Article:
Aug 23, 2018
Brazilian Currency Continues to Weaken
Author: Michael Cordonnier/Soybean & Corn Advisor, Inc.
The Brazilian currency continues to weaken against a strengthening U.S. dollar with the exchange rate now approaching 4.1 Brazilian reals per U.S. dollar. The weakest the Brazilian currency has been against the dollar was on January 21, 2016 when it traded at 4.16 per dollar.
The reasons for the weakening Brazilian currency include: uncertainty concerning the Brazilian presidential elections in October, higher interest rates in the United States, currency problems in emerging markets especially Turkey, and general risk-off approach on the part of currency traders.
With the Brazilian presidential election quickly approaching, recent polls indicate that there is no clear favorite that could win 50% of the vote and avoid a runoff at the end of October. Ex-president Lula is currently in prison pending his appeal on corruption charges, but his party has already nominated him to be their candidate for president. His candidacy is uncertain because the Brazilian Supreme Court has not yet decided if he will be allowed to be on the ballet.
Brazilian law dedicates that a candidate for federal office must have a "clean slate" as far as any criminal convictions are concerned. Lula's supporters contend that he is appealing his conviction so therefore, his conviction is not yet certain. If Lula is included in the polling, he is the leader. If Lula is not included in the polling, then the leader is a current congressman named Jair Bolsonaro. Both of the leading candidates are polling in the mid-30% range, which is not enough to avoid a runoff.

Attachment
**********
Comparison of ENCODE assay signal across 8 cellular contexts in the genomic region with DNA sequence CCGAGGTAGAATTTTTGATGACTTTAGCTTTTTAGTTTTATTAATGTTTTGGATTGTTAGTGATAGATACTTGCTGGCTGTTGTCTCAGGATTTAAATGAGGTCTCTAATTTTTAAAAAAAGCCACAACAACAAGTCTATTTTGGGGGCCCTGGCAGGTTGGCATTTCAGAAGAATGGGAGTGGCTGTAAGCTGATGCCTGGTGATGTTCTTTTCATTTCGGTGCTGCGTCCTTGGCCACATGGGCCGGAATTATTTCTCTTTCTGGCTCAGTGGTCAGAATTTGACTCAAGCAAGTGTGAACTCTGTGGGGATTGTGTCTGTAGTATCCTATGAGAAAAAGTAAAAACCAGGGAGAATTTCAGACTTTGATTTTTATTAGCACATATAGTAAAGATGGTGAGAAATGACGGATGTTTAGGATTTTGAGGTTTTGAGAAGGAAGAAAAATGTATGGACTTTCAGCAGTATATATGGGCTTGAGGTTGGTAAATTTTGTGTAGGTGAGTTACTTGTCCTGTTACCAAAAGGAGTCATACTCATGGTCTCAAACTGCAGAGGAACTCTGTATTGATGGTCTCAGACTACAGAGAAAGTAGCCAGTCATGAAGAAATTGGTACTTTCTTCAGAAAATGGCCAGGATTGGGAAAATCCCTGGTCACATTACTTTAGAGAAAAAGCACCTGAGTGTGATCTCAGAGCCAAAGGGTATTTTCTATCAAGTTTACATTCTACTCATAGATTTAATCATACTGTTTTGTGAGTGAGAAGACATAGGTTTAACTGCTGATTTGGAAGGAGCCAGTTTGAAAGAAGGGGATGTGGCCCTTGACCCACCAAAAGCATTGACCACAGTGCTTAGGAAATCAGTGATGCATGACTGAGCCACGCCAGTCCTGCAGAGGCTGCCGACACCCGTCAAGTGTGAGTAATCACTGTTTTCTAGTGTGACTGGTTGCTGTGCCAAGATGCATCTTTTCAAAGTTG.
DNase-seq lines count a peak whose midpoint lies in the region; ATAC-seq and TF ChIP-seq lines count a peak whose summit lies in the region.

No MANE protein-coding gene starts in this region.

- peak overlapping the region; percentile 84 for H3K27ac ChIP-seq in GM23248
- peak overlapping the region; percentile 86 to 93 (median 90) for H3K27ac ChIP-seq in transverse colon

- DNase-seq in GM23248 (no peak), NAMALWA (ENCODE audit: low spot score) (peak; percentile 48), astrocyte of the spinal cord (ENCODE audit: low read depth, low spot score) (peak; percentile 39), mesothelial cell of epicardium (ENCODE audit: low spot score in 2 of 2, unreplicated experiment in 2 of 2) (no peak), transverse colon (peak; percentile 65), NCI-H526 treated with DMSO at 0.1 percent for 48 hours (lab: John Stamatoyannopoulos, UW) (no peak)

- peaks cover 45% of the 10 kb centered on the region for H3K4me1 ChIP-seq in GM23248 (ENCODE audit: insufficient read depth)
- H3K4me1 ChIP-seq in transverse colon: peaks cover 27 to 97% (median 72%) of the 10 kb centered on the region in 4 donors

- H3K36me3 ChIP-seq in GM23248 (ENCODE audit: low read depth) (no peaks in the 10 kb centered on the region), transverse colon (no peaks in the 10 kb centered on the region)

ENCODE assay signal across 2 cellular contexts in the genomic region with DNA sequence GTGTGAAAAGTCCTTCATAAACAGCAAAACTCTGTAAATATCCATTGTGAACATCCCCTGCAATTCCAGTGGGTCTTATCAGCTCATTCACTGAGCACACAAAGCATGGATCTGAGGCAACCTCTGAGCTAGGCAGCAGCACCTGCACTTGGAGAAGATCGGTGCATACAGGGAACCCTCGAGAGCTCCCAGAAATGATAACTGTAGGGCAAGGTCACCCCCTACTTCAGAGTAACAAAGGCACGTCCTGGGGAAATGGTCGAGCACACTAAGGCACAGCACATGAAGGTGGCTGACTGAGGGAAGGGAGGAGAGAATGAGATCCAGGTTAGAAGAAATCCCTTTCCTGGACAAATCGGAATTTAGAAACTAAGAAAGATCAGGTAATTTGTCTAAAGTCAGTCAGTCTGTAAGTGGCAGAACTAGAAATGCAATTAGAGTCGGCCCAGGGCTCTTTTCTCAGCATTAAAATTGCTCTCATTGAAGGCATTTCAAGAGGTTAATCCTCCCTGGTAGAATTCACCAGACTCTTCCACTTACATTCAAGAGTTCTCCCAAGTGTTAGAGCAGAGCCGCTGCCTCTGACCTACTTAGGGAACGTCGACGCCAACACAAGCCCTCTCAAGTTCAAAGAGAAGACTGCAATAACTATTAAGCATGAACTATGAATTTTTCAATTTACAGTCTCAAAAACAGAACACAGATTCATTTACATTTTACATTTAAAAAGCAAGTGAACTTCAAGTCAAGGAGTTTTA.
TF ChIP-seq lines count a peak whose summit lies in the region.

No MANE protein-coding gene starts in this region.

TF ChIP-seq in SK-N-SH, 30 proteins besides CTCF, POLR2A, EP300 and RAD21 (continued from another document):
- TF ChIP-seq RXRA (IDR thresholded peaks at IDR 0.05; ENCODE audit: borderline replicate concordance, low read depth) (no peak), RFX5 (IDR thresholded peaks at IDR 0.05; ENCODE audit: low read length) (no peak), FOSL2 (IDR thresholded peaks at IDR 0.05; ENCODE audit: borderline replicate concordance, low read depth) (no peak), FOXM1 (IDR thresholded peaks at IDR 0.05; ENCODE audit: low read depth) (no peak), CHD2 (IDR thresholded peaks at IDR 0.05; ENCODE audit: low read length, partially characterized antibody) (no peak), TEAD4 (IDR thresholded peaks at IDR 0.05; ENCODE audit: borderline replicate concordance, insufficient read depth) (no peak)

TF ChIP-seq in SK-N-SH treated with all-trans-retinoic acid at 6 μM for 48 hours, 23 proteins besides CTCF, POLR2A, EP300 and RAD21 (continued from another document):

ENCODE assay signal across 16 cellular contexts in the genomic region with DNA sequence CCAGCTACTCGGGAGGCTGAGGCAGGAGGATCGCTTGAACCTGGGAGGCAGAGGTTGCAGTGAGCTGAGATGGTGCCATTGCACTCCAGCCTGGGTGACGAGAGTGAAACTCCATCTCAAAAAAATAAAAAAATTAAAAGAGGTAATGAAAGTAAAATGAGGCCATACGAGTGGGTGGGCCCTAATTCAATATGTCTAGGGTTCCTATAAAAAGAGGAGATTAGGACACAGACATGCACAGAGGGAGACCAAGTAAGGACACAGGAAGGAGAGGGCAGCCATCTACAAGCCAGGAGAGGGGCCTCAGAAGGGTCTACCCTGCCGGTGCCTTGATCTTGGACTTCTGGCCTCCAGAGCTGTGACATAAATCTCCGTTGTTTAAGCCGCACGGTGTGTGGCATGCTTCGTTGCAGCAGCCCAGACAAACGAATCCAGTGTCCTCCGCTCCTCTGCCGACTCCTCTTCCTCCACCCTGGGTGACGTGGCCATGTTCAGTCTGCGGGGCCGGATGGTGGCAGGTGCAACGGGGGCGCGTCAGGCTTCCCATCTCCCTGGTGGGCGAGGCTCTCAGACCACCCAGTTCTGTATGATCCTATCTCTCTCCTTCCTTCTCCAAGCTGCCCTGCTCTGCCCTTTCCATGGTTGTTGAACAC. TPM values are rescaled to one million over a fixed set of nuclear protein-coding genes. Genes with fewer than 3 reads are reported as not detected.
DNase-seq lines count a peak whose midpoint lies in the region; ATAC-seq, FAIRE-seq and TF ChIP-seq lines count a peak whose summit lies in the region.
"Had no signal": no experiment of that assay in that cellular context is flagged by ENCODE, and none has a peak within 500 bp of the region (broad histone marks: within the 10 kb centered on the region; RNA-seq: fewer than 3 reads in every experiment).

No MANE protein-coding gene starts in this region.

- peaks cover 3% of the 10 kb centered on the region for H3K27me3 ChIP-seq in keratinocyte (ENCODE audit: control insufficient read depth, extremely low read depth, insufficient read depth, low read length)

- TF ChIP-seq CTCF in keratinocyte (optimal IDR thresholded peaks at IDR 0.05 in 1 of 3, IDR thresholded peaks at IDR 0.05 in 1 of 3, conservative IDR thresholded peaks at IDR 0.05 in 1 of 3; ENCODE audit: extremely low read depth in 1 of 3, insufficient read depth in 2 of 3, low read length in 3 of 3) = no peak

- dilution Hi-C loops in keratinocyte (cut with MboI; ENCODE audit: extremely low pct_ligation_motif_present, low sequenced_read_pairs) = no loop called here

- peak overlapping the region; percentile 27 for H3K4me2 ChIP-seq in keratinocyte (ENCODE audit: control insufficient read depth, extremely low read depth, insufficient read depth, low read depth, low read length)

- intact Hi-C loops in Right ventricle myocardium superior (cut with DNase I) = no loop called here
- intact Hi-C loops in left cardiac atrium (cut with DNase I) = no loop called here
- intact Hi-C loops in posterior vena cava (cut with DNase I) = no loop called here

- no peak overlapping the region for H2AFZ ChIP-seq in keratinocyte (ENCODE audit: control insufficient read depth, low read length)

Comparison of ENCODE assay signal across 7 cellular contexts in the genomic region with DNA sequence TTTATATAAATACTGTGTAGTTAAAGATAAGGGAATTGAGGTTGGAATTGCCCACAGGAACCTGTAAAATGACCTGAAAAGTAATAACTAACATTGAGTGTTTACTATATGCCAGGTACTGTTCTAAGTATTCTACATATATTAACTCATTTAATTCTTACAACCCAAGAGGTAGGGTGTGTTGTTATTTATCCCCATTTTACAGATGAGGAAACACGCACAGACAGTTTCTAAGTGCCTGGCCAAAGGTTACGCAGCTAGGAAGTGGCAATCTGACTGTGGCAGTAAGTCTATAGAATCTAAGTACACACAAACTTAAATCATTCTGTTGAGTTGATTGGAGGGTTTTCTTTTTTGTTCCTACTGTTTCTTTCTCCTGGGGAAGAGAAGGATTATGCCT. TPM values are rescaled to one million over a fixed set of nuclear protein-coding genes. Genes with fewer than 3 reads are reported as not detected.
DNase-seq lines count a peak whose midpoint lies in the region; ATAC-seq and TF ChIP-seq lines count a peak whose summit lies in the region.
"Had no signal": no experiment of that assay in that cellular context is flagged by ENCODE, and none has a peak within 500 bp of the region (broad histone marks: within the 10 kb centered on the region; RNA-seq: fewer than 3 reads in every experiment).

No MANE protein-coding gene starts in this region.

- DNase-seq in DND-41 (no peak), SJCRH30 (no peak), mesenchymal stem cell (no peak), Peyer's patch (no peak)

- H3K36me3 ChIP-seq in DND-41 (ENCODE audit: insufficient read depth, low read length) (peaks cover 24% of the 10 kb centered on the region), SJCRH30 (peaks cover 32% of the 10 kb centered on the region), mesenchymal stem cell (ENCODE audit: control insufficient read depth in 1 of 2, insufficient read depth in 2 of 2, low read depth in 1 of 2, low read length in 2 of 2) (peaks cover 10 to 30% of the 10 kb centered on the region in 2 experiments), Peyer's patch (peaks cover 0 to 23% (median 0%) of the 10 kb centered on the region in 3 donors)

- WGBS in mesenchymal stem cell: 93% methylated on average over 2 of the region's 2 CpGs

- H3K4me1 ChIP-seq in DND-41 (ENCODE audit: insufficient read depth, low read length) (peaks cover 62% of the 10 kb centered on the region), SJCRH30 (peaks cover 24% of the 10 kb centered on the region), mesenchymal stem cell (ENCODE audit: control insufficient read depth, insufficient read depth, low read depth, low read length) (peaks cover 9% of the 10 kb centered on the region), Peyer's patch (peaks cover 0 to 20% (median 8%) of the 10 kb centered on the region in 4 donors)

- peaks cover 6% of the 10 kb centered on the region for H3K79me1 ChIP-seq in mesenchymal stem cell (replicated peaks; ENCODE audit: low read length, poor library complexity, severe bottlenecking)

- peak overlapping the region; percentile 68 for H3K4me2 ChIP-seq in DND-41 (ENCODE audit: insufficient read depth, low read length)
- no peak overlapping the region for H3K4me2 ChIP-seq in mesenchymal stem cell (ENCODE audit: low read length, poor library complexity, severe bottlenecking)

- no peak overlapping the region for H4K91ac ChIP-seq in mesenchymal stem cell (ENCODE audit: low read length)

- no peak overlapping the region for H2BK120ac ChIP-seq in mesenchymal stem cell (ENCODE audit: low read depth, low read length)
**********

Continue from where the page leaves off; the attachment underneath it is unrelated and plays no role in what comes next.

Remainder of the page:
The candidate most favored by the market is Geraldo Alckmin from the PSDB party, which is the same party of the current president Michel Temer. If Lula is allowed to compete for the presidency, it would greatly reduce the chances that Alckmin could make it to the runoff.
Another important reason for the weaker Brazilian currency is the fact that the Federal Reserve has already increased interest rates in the U.S. twice this year and the speculation is that they will increase rates two more times by the end of the year. This makes the dollar a more attractive investment especially in light of the currency problems in emerging markets such as Turkey and neighboring Argentina.
The currency exchange is very important for Brazilian farmers since grain is priced in dollars, but paid in the local currency. The weaker the local currency, the more money a farmer puts in his pocket whenever he sells his grain. In fact, many time the change in the exchange rate is more important to Brazilian farmers than the change in the actual price of grain.
Domestic soybean prices are currently quite good in Brazil due to the strong demand for soybeans from China. Brazilian ports are exporting record amounts of soybeans on a monthly basis given the trade issues between the U.S. and China and the fact that the soybean crop in Argentina, which is the third largest producer, was severely impacted by drought in 2017/18.